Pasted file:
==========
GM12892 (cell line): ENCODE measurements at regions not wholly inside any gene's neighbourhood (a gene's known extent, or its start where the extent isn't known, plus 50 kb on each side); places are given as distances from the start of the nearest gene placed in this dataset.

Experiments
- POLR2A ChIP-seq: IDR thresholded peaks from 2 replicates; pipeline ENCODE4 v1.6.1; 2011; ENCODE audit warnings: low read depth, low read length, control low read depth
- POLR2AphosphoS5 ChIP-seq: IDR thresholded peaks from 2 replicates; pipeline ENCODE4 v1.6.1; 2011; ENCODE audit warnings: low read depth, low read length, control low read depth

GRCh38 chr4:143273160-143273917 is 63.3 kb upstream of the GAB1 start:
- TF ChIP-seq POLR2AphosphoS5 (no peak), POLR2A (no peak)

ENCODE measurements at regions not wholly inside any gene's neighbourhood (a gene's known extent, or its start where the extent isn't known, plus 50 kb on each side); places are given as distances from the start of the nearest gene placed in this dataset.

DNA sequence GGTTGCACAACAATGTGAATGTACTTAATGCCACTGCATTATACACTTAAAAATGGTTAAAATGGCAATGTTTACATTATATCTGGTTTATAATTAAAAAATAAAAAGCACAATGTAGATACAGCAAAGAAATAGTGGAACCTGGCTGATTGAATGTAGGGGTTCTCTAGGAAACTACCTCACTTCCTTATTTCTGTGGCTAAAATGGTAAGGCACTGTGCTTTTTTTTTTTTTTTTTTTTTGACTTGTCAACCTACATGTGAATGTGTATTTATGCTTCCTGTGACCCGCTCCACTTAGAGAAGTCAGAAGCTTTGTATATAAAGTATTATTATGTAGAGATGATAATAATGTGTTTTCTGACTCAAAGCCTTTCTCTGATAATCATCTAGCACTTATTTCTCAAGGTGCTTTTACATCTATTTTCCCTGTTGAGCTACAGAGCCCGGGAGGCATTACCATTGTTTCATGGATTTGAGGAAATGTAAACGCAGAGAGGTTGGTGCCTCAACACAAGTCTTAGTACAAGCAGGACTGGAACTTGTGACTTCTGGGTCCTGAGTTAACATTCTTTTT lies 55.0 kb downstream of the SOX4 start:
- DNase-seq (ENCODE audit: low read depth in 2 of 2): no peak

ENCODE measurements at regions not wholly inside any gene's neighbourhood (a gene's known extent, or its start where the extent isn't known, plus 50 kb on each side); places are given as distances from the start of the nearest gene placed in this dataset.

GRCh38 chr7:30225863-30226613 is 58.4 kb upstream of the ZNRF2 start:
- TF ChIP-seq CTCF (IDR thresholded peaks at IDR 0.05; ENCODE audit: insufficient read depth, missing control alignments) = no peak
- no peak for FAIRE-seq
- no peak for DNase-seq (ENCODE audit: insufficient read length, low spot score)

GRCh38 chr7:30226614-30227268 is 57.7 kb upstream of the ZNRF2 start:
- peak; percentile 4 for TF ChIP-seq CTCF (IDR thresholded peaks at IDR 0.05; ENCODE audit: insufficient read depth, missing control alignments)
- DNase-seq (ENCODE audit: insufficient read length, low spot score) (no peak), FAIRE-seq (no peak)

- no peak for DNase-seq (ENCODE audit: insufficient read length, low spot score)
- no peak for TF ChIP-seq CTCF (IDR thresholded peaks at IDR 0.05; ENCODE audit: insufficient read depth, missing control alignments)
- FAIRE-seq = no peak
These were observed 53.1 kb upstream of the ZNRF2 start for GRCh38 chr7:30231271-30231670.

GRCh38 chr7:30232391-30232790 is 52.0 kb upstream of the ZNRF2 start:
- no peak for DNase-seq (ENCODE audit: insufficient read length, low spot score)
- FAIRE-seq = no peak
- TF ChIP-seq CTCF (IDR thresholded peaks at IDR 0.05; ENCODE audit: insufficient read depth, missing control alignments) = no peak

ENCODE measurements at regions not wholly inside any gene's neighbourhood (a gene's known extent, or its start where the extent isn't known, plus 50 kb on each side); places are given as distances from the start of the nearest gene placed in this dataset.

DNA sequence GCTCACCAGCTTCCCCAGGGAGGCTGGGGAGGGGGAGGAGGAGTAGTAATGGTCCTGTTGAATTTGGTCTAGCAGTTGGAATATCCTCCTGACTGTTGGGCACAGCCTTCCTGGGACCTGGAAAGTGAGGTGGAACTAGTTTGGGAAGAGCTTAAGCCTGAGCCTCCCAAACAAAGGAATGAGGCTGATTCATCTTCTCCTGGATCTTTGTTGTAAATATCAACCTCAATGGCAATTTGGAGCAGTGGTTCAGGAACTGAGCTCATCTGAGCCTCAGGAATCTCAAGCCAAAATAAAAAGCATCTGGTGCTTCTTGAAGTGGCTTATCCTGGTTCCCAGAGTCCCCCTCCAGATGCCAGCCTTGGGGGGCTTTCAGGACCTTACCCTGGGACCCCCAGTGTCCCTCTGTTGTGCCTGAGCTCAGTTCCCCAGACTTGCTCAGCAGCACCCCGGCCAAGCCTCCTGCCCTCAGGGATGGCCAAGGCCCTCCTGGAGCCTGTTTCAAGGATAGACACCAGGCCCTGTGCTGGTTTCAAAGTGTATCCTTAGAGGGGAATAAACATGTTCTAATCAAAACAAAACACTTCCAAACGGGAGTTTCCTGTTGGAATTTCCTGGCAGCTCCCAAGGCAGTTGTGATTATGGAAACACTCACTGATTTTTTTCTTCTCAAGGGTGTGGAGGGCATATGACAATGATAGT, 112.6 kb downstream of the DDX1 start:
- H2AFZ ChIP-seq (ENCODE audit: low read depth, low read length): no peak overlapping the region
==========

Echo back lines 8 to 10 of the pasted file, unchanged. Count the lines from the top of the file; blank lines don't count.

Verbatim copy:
DNA sequence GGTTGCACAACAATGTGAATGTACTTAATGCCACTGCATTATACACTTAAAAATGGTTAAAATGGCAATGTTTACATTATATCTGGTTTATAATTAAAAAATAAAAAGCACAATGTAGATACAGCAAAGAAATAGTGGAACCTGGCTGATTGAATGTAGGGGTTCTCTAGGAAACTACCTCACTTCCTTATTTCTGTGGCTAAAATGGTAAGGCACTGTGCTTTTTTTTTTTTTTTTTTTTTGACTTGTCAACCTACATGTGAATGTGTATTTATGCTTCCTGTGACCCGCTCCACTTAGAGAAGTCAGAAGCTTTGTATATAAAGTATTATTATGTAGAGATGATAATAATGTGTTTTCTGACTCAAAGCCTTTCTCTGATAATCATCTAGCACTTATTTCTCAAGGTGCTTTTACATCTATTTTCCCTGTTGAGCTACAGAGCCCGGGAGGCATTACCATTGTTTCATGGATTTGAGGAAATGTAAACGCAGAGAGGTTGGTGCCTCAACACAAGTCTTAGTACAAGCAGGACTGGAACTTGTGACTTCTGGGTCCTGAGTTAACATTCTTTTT lies 55.0 kb downstream of the SOX4 start:
- DNase-seq (ENCODE audit: low read depth in 2 of 2): no peak

ENCODE measurements at regions not wholly inside any gene's neighbourhood (a gene's known extent, or its start where the extent isn't known, plus 50 kb on each side); places are given as distances from the start of the nearest gene placed in this dataset.